Taken as a whole, and given the 7D market was never regularly replaced which implies the sales were not particularly high, I don't really see the advantage for Canon, or users, who think about an RF crop camera.
     
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    Sharlin

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    I know there are a small handful of users that will still argue the benefit of a crop sensor, but if you have a full frame camera coming in at under $1000, I think those hoping for an RF mount APS-C camera are SOL.

    Not sure about a benefit, but at least to me a crop body with a good, 90D/7D2/M62 level feature set is much more attractive a value proposition than a FF one that otherwise piles compromises on top of compromises à la the RP.
     
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    privatebydesign

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    Not sure about a benefit, but at least to me a crop body with a good, 90D/7D2/M62 level feature set is much more attractiveve a value proposition than a FF one that otherwise piles compromises on top of compromises à la the RP.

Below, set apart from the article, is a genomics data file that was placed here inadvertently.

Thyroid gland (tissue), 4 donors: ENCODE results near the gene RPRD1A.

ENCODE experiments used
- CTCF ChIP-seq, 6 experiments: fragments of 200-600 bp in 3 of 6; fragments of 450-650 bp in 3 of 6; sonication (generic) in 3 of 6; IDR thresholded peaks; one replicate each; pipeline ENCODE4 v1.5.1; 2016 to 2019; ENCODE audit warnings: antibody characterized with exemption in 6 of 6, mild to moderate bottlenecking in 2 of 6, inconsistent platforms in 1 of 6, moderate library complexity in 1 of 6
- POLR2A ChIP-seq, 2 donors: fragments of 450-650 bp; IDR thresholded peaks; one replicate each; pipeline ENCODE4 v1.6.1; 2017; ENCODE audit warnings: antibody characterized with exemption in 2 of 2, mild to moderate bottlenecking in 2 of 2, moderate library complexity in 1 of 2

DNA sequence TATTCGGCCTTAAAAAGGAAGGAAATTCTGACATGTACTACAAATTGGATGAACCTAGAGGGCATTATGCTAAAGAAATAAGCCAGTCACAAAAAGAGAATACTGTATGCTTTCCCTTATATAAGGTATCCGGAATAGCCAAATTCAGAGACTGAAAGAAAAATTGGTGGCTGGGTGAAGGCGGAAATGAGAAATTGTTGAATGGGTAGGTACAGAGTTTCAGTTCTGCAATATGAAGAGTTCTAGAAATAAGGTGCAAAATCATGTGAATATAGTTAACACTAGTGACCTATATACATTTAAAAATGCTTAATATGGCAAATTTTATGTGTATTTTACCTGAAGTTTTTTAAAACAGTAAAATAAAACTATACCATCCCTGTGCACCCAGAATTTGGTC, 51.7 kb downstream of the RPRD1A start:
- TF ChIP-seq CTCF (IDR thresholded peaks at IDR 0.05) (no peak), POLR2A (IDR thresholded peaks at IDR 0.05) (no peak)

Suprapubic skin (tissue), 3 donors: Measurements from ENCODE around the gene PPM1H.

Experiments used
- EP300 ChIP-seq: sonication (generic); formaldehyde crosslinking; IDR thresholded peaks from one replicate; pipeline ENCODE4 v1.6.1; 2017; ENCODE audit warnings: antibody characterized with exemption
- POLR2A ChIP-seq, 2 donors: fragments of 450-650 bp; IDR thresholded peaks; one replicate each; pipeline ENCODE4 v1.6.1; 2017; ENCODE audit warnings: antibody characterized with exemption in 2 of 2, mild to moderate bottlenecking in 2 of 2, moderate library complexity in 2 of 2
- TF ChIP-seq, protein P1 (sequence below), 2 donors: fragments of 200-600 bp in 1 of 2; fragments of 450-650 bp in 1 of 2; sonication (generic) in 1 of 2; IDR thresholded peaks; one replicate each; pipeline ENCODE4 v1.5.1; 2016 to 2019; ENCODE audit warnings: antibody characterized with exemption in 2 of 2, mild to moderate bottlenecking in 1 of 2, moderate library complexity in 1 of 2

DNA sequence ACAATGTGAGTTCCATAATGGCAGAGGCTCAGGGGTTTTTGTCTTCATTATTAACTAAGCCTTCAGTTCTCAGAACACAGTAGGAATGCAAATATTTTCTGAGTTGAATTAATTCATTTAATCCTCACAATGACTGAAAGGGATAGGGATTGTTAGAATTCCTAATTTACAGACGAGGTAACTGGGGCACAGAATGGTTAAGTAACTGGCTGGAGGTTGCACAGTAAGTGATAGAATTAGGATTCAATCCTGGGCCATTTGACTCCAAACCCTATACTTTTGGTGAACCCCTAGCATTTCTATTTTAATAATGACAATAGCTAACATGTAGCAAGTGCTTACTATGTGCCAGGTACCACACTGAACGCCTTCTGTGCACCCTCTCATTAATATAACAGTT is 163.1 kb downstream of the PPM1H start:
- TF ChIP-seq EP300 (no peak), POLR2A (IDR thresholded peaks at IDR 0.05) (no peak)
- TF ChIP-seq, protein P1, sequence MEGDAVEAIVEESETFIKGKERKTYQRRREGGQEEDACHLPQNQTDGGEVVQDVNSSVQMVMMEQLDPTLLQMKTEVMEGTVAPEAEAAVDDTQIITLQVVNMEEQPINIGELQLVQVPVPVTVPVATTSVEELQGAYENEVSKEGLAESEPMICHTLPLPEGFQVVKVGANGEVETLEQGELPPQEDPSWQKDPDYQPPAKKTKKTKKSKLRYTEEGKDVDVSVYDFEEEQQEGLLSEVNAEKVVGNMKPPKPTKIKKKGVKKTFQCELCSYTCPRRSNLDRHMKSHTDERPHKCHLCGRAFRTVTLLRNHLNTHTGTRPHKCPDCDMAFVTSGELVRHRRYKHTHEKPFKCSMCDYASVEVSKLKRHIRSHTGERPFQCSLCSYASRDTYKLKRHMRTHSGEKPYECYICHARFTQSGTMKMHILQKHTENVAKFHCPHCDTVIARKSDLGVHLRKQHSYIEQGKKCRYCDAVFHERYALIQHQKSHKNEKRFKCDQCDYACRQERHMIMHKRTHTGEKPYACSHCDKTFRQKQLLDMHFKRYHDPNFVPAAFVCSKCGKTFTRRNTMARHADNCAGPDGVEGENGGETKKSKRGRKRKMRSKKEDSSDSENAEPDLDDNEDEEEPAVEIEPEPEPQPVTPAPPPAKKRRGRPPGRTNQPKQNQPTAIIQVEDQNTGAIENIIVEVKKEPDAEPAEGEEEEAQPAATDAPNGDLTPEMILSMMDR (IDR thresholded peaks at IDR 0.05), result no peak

I kind of like the 'dumbed down' feature set you get with cheaper cameras. Maybe that's because I come from an age where the most expensive cameras had few features anyway. But at the end of the day I want reliable AF, consistent AE, independent control over shutter speed, aperture, and iso, and the ability to capture RAW. Anything else I really don't care too much about.
     
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    While a 800 $ sounds great for entry level, I'm more concerned about how Canon will fill the gap between entry level and R6. If the R doesn't get a successor, there'd be a huge whole.

    R? entry level 800 $
    RP entry level 1.000 $ (eventual successor at 1.200 $)
    R6 semi-pro 2.500 $


    I´d actually see at least one opening for an R successor, maybe even too if they'd find a way to differentiate the cameras enough. Kind a like Sonys lineup in this point.
     
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    jolyonralph

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    I know there are a small handful of users that will still argue the benefit of a crop sensor, but if you have a full frame camera coming in at under $1000, I think those hoping for an RF mount APS-C camera are SOL.
    The big problem is the lack of affordable/light-weight/good image quality* kit lenses

    This isn't the age of your father's EF 28-85 lens - lenses good enough for FF sensors these days are HARD to do properly.

    I look forward to Canon proving me wrong on this though.


    *as the saying goes, choose any two.
     
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    neuroanatomist